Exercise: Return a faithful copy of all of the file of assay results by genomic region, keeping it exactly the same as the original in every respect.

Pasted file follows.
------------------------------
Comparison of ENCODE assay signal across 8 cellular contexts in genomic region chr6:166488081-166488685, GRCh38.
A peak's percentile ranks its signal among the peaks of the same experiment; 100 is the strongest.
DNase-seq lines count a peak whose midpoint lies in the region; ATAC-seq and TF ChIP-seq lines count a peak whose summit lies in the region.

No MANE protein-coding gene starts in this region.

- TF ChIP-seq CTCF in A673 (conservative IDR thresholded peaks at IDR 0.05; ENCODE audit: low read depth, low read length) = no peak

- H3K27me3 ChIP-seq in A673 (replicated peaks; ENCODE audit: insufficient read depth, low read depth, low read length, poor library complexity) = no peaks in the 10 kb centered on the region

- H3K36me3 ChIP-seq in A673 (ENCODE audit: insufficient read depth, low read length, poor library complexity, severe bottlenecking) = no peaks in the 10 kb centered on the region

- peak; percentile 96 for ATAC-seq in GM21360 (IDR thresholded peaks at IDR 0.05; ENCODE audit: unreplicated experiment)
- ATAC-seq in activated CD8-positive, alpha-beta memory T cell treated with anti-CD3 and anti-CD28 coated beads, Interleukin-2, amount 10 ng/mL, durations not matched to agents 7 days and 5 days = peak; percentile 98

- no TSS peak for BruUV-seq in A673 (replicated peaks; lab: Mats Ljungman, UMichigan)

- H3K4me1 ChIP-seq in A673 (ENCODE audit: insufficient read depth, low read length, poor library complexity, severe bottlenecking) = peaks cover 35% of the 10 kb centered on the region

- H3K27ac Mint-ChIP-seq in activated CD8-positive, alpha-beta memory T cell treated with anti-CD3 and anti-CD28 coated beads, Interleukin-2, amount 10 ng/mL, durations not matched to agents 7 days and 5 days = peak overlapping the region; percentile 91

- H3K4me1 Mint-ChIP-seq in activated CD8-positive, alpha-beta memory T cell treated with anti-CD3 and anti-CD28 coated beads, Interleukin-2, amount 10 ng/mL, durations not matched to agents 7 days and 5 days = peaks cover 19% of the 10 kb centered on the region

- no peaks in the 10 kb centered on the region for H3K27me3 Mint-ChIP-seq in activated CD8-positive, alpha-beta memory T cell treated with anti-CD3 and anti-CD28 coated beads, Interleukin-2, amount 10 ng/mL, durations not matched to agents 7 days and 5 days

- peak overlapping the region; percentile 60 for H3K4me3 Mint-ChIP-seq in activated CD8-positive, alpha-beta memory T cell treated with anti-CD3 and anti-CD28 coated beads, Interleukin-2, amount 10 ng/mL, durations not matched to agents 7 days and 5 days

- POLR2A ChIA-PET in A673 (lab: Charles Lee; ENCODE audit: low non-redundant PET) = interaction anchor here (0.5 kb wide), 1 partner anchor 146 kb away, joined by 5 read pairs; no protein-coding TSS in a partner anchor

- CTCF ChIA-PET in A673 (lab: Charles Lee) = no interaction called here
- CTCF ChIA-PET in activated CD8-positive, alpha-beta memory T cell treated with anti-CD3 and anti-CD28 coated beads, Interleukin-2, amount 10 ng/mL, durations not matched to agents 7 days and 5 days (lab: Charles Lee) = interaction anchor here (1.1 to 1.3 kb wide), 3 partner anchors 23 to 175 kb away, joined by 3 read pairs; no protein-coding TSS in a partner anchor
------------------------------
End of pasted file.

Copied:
Comparison of ENCODE assay signal across 8 cellular contexts in genomic region chr6:166488081-166488685, GRCh38.
A peak's percentile ranks its signal among the peaks of the same experiment; 100 is the strongest.
DNase-seq lines count a peak whose midpoint lies in the region; ATAC-seq and TF ChIP-seq lines count a peak whose summit lies in the region.

No MANE protein-coding gene starts in this region.

- TF ChIP-seq CTCF in A673 (conservative IDR thresholded peaks at IDR 0.05; ENCODE audit: low read depth, low read length) = no peak

- H3K27me3 ChIP-seq in A673 (replicated peaks; ENCODE audit: insufficient read depth, low read depth, low read length, poor library complexity) = no peaks in the 10 kb centered on the region

- H3K36me3 ChIP-seq in A673 (ENCODE audit: insufficient read depth, low read length, poor library complexity, severe bottlenecking) = no peaks in the 10 kb centered on the region

- peak; percentile 96 for ATAC-seq in GM21360 (IDR thresholded peaks at IDR 0.05; ENCODE audit: unreplicated experiment)
- ATAC-seq in activated CD8-positive, alpha-beta memory T cell treated with anti-CD3 and anti-CD28 coated beads, Interleukin-2, amount 10 ng/mL, durations not matched to agents 7 days and 5 days = peak; percentile 98

- no TSS peak for BruUV-seq in A673 (replicated peaks; lab: Mats Ljungman, UMichigan)

- H3K4me1 ChIP-seq in A673 (ENCODE audit: insufficient read depth, low read length, poor library complexity, severe bottlenecking) = peaks cover 35% of the 10 kb centered on the region

- H3K27ac Mint-ChIP-seq in activated CD8-positive, alpha-beta memory T cell treated with anti-CD3 and anti-CD28 coated beads, Interleukin-2, amount 10 ng/mL, durations not matched to agents 7 days and 5 days = peak overlapping the region; percentile 91

- H3K4me1 Mint-ChIP-seq in activated CD8-positive, alpha-beta memory T cell treated with anti-CD3 and anti-CD28 coated beads, Interleukin-2, amount 10 ng/mL, durations not matched to agents 7 days and 5 days = peaks cover 19% of the 10 kb centered on the region

- no peaks in the 10 kb centered on the region for H3K27me3 Mint-ChIP-seq in activated CD8-positive, alpha-beta memory T cell treated with anti-CD3 and anti-CD28 coated beads, Interleukin-2, amount 10 ng/mL, durations not matched to agents 7 days and 5 days

- peak overlapping the region; percentile 60 for H3K4me3 Mint-ChIP-seq in activated CD8-positive, alpha-beta memory T cell treated with anti-CD3 and anti-CD28 coated beads, Interleukin-2, amount 10 ng/mL, durations not matched to agents 7 days and 5 days

- POLR2A ChIA-PET in A673 (lab: Charles Lee; ENCODE audit: low non-redundant PET) = interaction anchor here (0.5 kb wide), 1 partner anchor 146 kb away, joined by 5 read pairs; no protein-coding TSS in a partner anchor

- CTCF ChIA-PET in A673 (lab: Charles Lee) = no interaction called here
- CTCF ChIA-PET in activated CD8-positive, alpha-beta memory T cell treated with anti-CD3 and anti-CD28 coated beads, Interleukin-2, amount 10 ng/mL, durations not matched to agents 7 days and 5 days (lab: Charles Lee) = interaction anchor here (1.1 to 1.3 kb wide), 3 partner anchors 23 to 175 kb away, joined by 3 read pairs; no protein-coding TSS in a partner anchor